Pessard won the Prix de Rome (with the cantata Dalila
in 1866). He combined composition with a teaching career at the conservatoire (where Ravel was one of his pupils in the harmony class) and employment as a music critic. His numerous attempts at writing operas were never really successful (the fate of the majority of composers who achieved early renown as laureates of the Prix de Rome) so he directed his attentions to religious music, chamber music (pieces for flute survive in the repertoire) and mélodies. The latter were published under the unusual title Joyeusetés de bonne compagnie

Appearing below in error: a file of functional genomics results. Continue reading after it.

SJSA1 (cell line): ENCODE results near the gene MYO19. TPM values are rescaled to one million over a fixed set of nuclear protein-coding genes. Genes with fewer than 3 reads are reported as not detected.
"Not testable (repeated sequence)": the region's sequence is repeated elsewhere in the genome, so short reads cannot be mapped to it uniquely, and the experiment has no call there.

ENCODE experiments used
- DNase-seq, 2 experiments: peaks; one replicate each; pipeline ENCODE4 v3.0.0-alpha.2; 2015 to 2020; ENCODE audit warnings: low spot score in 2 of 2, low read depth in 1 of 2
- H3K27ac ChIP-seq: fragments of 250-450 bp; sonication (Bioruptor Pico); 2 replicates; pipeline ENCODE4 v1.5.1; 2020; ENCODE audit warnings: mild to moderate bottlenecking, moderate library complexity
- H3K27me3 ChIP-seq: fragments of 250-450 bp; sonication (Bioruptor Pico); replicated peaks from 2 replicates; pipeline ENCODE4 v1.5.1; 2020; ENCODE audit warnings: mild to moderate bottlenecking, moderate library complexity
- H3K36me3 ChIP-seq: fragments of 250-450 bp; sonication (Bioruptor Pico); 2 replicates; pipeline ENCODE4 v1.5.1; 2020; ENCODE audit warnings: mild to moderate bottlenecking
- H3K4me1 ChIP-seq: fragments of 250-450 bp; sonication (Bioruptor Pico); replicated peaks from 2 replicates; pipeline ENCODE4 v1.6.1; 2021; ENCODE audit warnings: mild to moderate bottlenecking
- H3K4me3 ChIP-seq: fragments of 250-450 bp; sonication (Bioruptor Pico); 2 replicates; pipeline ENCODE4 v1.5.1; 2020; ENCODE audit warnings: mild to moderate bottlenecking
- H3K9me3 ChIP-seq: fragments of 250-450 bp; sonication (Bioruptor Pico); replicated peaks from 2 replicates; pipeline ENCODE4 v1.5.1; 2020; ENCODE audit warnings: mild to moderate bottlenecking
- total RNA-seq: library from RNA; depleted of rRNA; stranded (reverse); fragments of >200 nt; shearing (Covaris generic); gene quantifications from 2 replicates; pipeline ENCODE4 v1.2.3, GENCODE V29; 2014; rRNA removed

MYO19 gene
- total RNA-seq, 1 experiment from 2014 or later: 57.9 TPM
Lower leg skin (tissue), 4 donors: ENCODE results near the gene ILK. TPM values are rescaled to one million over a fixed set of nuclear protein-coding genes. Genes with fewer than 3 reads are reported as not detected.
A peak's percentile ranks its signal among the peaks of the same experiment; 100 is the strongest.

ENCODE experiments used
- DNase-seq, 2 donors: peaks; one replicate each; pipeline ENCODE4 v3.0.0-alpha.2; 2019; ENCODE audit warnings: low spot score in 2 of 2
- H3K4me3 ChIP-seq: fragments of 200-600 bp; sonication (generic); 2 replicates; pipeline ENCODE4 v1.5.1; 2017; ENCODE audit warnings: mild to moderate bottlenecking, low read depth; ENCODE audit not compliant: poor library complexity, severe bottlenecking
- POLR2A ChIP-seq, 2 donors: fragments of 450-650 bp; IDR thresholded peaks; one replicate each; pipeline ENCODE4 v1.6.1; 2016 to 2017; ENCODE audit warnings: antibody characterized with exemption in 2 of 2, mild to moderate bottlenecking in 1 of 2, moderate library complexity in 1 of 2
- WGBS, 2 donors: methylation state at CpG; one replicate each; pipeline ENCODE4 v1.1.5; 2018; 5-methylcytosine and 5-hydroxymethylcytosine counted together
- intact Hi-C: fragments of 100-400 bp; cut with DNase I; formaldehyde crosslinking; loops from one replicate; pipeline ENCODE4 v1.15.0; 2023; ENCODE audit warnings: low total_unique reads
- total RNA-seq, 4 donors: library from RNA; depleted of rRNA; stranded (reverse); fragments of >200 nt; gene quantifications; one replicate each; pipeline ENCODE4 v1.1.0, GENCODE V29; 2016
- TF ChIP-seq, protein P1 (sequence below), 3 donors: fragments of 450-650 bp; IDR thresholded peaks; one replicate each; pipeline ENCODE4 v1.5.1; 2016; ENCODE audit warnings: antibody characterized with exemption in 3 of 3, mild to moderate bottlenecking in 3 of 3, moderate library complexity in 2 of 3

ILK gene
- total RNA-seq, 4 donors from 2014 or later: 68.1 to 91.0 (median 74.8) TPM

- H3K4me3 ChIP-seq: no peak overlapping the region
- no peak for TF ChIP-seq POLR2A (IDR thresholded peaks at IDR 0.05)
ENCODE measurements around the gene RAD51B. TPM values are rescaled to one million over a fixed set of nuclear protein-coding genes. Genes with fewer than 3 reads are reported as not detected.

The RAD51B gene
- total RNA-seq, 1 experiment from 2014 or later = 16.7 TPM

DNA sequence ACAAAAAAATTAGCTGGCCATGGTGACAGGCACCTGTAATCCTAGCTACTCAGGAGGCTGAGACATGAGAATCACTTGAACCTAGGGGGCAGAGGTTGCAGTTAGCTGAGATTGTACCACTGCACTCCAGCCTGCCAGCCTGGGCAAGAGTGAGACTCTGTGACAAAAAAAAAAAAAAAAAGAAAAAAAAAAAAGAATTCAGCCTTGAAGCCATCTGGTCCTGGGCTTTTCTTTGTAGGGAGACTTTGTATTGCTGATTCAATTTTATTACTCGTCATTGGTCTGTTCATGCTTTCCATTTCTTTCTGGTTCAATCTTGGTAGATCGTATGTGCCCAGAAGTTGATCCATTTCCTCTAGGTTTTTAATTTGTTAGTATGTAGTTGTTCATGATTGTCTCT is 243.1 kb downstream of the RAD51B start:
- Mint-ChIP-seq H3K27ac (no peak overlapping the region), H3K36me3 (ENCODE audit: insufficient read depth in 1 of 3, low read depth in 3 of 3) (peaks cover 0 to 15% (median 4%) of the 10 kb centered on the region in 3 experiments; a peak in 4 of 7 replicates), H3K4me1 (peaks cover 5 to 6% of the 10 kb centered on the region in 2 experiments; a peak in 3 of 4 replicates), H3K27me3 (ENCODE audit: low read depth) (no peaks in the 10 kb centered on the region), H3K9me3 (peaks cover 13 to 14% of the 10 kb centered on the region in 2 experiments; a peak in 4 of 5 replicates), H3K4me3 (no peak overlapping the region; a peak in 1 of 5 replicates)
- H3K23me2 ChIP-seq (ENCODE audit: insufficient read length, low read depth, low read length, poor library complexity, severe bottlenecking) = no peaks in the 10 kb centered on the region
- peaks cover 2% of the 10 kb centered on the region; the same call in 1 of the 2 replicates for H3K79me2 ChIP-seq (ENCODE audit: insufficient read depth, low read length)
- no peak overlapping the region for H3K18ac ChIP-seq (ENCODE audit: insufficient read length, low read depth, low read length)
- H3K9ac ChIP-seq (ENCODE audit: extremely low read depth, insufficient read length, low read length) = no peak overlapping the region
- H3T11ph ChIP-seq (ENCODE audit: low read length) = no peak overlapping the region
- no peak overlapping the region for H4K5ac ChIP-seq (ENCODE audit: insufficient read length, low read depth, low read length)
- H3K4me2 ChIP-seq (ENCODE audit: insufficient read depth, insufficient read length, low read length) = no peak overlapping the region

. Debussy thought highly enough of Pessard’s Chanson d’un fou
(Daudet) to copy it out and take it to Russia with him in 1881 when he was employed as part of Madame von Meck’s musical retinue. This manuscript was found in the Meck family papers and was republished in 1932 as an early Debussy song (as was Ici-bas
by the Hillemacher brothers).
from notes by Graham Johnson © 2006
English: Richard Stokes